CrosbyWatch

November 18, 2011 Leave a comment

Are you getting a little bit grumpy about Sidney Crosby not playing yet? I am. Although I notice my frustration only really flares up after a Penguins loss. And last night’s 4-1 defeat at the hands of the beguiling Tampa Bay Lightning – a team that on one night loses to the hapless Winnipeg Jets and two nights later tame the beast that has become the Pittsburgh Penguins – has got me particularly desirous to see Sid back on the ice.

This also has something to do with my decision that Crosby will be back playing this Monday. I convinced myself of this a while ago, similar to the way many other Pens fans convinced themselves that Sid would be back on 11/11/11. I chose this Monday because it seemed like a soft spot in the schedule. Sunday is an off day, Monday is home against the Islanders, Tuesday another off day, Wednesday again at home, this time against the Blues, Thursday yet another off day, and Friday they close out the homestand against the Senators before heading out on the road for a Saturday night tilt against the Canadiens. Having three home games against middle-tier competition bracketed by off days seems like the friendliest circumstance for his return. The off day Tuesday could be used for medical evaluation, light practice, rest, whatever. Repeat this process on Thursday and, after the Friday night game – assuming he’s still feeling fine – he heads to Montreal and that’s it. He’s back.

This sounds sooooo great in my head that it must happen! Because seriously, if not Monday, then when? I don’t want to sound like a jagoff yinzer, but that’s exactly how I’m going to sound when I say: What’s the hold up here? Sid was cleared for contact on October 13th. My understanding is this was the final huge step in his recovery process. Being cleared for contact meant he would join the rest of his healthy teammates as a full participant in practices. Since being cleared, Sid has indeed been practicing with his team and he has been joining them on road trips. My understanding is he has been doing everything everybody else on the team has been doing except actually playing in games. Medically he is well enough to practice, why can’t he play? How different is practice from a game?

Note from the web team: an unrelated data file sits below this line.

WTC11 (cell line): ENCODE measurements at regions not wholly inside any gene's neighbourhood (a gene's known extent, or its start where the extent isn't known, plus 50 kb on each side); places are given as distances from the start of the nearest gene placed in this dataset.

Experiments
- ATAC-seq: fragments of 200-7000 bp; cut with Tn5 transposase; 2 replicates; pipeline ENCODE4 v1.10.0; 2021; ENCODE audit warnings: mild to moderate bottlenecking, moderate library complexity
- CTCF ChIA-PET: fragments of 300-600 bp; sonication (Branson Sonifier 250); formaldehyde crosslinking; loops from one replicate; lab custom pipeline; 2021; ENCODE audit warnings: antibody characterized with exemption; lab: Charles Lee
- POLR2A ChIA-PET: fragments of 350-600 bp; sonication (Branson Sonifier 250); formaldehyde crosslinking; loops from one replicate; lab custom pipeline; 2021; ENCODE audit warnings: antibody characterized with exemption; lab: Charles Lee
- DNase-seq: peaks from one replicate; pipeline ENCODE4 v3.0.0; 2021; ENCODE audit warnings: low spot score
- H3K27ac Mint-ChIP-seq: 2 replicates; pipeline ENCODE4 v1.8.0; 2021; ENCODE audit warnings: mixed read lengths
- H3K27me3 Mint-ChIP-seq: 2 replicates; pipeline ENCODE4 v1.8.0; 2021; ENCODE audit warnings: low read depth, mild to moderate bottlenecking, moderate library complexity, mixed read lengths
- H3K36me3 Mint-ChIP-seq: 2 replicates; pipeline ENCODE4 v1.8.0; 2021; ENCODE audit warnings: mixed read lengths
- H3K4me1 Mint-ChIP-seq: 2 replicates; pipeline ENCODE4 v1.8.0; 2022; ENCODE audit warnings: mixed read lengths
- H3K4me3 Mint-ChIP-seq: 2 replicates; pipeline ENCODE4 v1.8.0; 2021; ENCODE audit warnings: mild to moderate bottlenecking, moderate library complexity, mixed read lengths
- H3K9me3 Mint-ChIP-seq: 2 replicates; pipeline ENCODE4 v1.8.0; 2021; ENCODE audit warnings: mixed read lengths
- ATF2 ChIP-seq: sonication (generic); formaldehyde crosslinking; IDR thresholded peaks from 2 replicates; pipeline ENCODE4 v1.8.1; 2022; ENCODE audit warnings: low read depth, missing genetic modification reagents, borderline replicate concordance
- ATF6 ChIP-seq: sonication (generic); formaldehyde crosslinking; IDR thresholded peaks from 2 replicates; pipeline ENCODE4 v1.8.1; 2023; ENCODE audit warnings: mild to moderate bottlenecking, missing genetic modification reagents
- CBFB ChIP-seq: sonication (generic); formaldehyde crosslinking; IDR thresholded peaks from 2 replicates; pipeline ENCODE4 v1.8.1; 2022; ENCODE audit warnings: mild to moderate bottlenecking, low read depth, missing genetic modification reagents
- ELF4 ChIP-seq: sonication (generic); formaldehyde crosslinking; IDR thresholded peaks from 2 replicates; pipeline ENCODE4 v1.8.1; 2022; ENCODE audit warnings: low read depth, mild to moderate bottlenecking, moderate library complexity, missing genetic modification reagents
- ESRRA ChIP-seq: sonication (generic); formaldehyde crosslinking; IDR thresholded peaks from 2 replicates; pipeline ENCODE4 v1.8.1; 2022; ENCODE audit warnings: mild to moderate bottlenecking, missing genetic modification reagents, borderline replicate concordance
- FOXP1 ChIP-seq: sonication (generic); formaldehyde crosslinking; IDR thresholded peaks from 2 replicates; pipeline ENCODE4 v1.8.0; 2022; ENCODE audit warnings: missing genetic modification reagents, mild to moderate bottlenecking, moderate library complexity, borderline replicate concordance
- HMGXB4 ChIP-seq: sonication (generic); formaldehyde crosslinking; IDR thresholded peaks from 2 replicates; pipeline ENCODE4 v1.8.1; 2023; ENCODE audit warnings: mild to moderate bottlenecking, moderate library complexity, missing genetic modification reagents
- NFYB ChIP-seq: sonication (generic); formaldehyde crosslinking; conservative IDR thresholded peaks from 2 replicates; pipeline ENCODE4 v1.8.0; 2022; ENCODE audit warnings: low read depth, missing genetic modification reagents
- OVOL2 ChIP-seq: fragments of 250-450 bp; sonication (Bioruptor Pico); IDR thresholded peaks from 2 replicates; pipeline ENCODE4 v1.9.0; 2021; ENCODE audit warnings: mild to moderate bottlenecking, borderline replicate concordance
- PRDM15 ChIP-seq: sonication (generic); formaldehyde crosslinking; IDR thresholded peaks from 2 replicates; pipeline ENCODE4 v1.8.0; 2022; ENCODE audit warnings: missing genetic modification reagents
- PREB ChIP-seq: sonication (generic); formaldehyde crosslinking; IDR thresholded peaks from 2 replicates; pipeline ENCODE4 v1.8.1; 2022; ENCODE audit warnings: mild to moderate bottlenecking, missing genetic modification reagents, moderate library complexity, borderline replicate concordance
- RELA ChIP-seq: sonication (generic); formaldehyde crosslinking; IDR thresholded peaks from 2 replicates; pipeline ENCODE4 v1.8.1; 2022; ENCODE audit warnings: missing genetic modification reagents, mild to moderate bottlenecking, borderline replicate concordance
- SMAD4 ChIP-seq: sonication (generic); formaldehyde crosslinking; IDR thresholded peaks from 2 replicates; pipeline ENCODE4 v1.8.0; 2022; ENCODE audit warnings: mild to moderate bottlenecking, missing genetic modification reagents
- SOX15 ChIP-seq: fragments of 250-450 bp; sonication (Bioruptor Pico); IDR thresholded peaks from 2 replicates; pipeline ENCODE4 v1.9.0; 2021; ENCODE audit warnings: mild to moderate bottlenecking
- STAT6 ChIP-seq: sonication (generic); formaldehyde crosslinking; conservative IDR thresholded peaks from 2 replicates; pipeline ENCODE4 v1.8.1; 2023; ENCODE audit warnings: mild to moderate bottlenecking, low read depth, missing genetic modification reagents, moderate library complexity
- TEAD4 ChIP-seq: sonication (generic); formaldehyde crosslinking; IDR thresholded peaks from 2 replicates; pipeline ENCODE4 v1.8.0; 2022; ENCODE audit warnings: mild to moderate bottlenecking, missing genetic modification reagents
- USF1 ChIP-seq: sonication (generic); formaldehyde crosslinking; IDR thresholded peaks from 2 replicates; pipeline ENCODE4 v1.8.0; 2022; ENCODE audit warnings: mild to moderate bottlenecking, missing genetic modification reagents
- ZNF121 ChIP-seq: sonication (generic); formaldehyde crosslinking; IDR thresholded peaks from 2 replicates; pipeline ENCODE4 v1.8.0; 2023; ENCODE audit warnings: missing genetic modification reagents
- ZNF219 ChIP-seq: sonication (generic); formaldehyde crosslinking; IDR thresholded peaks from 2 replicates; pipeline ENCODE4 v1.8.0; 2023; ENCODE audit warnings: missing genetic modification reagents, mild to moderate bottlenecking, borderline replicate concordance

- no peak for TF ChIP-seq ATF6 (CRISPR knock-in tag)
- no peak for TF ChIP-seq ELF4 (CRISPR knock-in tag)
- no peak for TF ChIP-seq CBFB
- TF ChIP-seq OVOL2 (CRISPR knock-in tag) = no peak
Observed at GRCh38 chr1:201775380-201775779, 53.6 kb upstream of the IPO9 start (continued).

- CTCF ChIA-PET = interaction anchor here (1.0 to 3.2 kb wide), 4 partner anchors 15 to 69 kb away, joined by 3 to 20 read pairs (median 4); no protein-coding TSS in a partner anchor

Well, it’s probably significantly different, but for Sid to really gauge how healthy he is practice has to replicate a real game as much as possible. Crosby needs to be hit. He needs to bump his head a few times to learn how it feels. He needs to know if he can sustain a blow to the head without feeling all concussion-y. He needs to play a balls-out shift where he skates hard and gets checked and falls down and does all the things he would do in a game scenario. This is vital to understanding whether or not he is fully recovered. It’s the same with any other injury – at some point you just have to go one-hundred percent and see what happens. Knee feels fine. I think it’s okay. Let’s go give it a shot. See what happens.

But as we know this injury is markedly different from a knee injury. It’s different than any injury for that matter. We have heard this time and again, and I won’t spend time here rehashing the ways in which it’s different. But the fact remains that he must be hit at some point. Somebody has got to lay one on him and see what happens. The problem is none of his teammates are going to do that. None of the Penguins players wants to be the guy that re-concusses The Franchise. Even though the likelihood of actually re-injuring Crosby is very, very slim, the chance exists, and nobody wants to have that on his conscience. Unfortunately this isn’t doing Sid any favors.

It seems to me the only way we’re going to get any idea if Sid can handle game contact is to expose him to some game contact. He’s been well enough to practice at 100% for almost six weeks now. At some point he’s got to pull the trigger. The Penguins are 11-5-3 (25 points) and second in the Atlantic Division, but in their last seven games they’re just 3-3-1. It’s not time to go into panic mode, but Crosby’s presence on the ice clearly would help this team. They need him back out there as soon as possible. I hope it’s Monday, lest you see me at the bridge.

Categories: NHL, Penguins Tags: